||This article includes a list of references, but its sources remain unclear because it has insufficient inline citations. (December 2015) (Learn how and when to remove this template message)|
November 24, 1925|
|Died||December 6, 1994
|Occupation||Screenwriter and television actor.|
|Genre||Comedy, drama, adventure|
Alun Owen (24 November 1925 – 6 December 1994) was a British screenwriter, predominantly active in television, but best remembered by a wider audience for writing the screenplay of The Beatles' debut feature film A Hard Day's Night (1964).
Owen was born in the English city of Liverpool. His family on his father's side originated from North Wales. He attended St Michael's Primary School and Oulton High School. For two years during the Second World War, Owen worked down a coal mine as a 'Bevin Boy', before moving into repertory theatre as an assistant stage manager. From there he moved into acting, first with the Birmingham Repertory Company and then various other companies, appearing in small roles in films and to a greater degree in the newer medium of television during the 1950s.
By the late 1950s, however, Owen was beginning to realise that his real ambitions lay in writing rather than performing, and he began to submit scripts to BBC Radio. His first full-length play, Progress to the Park, was produced by the Theatre Royal, Stratford East following its radio debut, and later in the West End. A second play, titled The Rough and Ready Lot, received its stage debut on 1 June 1959 in a production by the 59 Theatre Company at the Lyric Opera House, Hammersmith directed by Caspar Wrede and with a cast including Ronald Harwood, June Brown, Jack MacGowran, Patrick Allen, and Alan Dobie. It was adapted for television by Charles Lawrence and broadcast by the BBC in September 1959 with the original cast, having previously been heard on the Third Programme.
His next play was his first to be written directly for television. Titled No Trams to Lime Street (1959), the Liverpool-set piece was presented in ABC Television's Armchair Theatre anthology strand, for which Owen continued to write plays into the 1960s. He also made his feature film scriptwriting debut in 1960, penning The Criminal from a storyline originally by Jimmy Sangster.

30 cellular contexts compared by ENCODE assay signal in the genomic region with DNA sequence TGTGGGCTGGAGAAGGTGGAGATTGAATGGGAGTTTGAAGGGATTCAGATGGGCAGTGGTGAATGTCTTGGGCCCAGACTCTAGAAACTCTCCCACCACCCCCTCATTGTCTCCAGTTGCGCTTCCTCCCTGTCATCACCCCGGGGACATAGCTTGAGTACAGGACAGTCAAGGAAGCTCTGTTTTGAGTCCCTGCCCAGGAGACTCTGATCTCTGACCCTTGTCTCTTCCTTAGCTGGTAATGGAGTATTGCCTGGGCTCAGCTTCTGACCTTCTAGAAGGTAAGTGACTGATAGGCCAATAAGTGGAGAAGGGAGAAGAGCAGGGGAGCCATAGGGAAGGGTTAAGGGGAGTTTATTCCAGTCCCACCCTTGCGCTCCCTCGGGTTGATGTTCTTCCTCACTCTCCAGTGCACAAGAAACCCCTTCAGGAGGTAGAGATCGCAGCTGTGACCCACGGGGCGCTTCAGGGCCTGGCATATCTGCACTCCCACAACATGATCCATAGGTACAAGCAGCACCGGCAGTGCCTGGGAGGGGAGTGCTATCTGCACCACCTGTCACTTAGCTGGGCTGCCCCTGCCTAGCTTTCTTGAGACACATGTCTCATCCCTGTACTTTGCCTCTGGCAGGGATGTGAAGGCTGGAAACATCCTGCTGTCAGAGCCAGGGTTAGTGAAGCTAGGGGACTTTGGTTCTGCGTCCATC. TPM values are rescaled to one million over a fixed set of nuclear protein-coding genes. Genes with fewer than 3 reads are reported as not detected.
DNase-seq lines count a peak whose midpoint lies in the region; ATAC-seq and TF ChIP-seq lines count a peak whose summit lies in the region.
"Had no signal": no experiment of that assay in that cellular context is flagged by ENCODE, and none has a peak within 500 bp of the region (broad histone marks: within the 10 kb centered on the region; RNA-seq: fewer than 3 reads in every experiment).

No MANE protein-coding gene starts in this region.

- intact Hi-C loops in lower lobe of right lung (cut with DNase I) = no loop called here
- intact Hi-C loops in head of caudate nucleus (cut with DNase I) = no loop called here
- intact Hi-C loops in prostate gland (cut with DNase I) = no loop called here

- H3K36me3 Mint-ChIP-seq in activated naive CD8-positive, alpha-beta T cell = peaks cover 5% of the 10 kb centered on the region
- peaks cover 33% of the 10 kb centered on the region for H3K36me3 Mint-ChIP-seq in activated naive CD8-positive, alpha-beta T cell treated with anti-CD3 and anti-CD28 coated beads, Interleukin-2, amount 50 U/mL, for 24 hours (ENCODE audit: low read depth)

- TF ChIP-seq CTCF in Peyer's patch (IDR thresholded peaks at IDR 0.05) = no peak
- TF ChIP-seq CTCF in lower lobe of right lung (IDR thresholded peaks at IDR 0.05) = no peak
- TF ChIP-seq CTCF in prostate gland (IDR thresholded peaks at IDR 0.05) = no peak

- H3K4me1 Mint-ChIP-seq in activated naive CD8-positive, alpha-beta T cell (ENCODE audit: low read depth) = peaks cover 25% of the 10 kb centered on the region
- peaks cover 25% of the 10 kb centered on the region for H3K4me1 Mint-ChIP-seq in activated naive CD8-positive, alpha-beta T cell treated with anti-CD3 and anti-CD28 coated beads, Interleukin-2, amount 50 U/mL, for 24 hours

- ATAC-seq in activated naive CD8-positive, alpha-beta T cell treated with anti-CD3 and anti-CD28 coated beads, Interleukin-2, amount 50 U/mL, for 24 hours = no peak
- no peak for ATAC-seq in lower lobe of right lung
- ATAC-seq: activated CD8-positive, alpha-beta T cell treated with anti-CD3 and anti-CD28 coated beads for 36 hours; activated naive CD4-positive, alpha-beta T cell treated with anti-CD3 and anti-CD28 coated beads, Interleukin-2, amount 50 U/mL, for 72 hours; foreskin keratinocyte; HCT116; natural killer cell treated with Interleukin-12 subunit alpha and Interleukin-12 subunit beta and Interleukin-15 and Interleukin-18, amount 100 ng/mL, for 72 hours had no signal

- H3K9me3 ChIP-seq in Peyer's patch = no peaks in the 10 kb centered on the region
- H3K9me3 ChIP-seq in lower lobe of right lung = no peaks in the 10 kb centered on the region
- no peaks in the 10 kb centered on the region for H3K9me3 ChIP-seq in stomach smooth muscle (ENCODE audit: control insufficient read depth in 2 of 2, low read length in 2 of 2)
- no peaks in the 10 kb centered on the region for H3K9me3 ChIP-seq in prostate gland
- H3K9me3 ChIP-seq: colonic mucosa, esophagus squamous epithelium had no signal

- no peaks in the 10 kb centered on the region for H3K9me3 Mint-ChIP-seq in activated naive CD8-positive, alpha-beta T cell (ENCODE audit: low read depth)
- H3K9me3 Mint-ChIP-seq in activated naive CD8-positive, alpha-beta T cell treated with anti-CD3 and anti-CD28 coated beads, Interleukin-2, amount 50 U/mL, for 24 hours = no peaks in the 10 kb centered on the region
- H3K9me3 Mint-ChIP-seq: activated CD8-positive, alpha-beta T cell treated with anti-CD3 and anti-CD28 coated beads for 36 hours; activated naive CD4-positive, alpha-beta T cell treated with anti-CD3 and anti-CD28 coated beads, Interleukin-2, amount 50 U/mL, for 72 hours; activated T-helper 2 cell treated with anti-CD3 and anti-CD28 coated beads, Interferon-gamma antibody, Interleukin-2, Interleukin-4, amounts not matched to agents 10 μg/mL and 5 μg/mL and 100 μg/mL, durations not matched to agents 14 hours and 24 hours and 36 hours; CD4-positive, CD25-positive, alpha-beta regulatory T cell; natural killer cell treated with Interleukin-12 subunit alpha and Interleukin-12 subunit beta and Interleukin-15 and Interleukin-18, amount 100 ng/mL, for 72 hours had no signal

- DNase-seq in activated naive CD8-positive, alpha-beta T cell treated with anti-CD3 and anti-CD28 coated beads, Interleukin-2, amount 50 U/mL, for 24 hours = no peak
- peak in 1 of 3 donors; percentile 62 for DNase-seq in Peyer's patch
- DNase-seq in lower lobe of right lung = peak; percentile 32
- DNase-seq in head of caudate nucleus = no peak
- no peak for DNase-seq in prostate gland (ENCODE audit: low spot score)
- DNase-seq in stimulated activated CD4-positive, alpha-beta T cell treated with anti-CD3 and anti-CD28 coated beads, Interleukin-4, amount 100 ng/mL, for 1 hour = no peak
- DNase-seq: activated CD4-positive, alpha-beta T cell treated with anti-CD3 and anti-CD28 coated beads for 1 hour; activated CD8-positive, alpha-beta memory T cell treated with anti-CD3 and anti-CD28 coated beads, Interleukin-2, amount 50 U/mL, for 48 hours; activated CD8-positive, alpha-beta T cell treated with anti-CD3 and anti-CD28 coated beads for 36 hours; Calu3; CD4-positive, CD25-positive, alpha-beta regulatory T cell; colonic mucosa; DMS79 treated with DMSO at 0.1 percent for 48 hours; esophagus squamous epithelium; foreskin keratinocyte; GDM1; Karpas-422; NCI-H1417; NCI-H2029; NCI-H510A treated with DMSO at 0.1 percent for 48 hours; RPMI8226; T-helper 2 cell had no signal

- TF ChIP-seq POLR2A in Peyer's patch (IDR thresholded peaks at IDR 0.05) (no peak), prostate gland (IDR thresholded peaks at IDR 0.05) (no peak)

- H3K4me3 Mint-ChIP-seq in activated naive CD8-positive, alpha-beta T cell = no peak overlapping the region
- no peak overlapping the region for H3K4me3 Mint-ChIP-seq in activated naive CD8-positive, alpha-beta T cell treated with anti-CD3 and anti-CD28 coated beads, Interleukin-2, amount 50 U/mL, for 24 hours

In 1964, when director Richard Lester was hired to direct The Beatles' first film, he remembered Owen from their previous work together on Lester's ITV television programme The Dick Lester Show in 1955. The Beatles were also keen on Owen, having been impressed with his depiction of Liverpool in No Trams to Lime Street, and Owen spent some time associating with the four band members to gain an ear for their characters and manners of speech. His resulting script for A Hard Day's Night earned him a nomination for the 1965 Academy Award for Writing Original Screenplay. In the same year, Owen contributed the libretto for a West End musical, composer Lionel Bart's Maggie May. The show ran for a respectable 501 performances at London's Adelphi Theatre.
Television continued to be his main medium, however, and he concentrated on single plays in anthology series such as BBC2's Theatre 625. An episode of ITV's Saturday Night Theatre, three linked plays under the title "The Male of the Species" (1969) featured Michael Caine, Sean Connery, Paul Scofield, and Laurence Olivier as the narrator. His 1974 play Lucky was a rare television representation of Britain's new multicultural reality and described a young black man's (Paul Barber), search for identity. He carried on writing for television through the 1970s and 80s, with his final produced work being an adaptation of R. F. Delderfield's novel Come Home, Charlie, and Face Them for ITV in 1990.
He died in London in 1994 at the age of 69.
A festival was held in his honour from 19 October–21 October 2006 in Liverpool, arranged by the Merseyside Welsh Heritage Society. A lecture in English on Owen and the Liverpool Welsh was delivered by Dr D. Ben Rees, Chairman of the Society, and in Welsh by Dr Arthur Thomas of University of Liverpool on his life and work. These lectures were published in book form in 2007.
|The Rough and Ready Lot||
||Lyric Opera House, Hammersmith; BBC1|
|BBC Sunday-Night Play||
|Thirty Minute Theatre||
|You Can't Win 'Em All||
|A Hard Day's Night||
|A Local Boy||
|The Ronnie Barker Playhouse||
|Half Hour Story||
|For Amusement Only||
|The Company of Five||
|Male of the Species||
|Hark at Barker||
|Plays of Today||
|The Wednesday Play||
|ITV Sunday Night Theatre||
|The Ten Commandments||
|Play for Today||
|ITV Sunday Night Drama||
|Once Upon a Time||
|Forget Me Not||
|Do You Remember?||
|The Play on One||
|Come Home, Charlie, and Face Them||
Awards and nominations
|1962||Writers' Guild of Great Britain Award||Armchair Theatre: "The Rose Affair"||Best Original Teleplay||Won|
|1965||Academy Award||A Hard Day's Night||Best Writing, Story and Screenplay - Written Directly for the Screen||Nominated|
- Vahimagi, Tise. Owen, Alun (1925-1994). British Film Institute Screenonline website. URL accessed February 7, 2006.
- Owen, Alun (1960). The Rough and Ready Lot: A play in Three Acts. Cover design by Elisabeth Frink (First ed.). London: Encore Publishing Co. Ltd. p. 4.
- "The Rough and Ready Lot", Radio Times (London) (1871), p. 19, 18 September 1959, retrieved 6 April 2016
- "Television Writers Award in 1961". BAFTA. Retrieved 6 April 2016.
- "Television Scriptwriter in 1961". BAFTA. Retrieved 6 April 2016.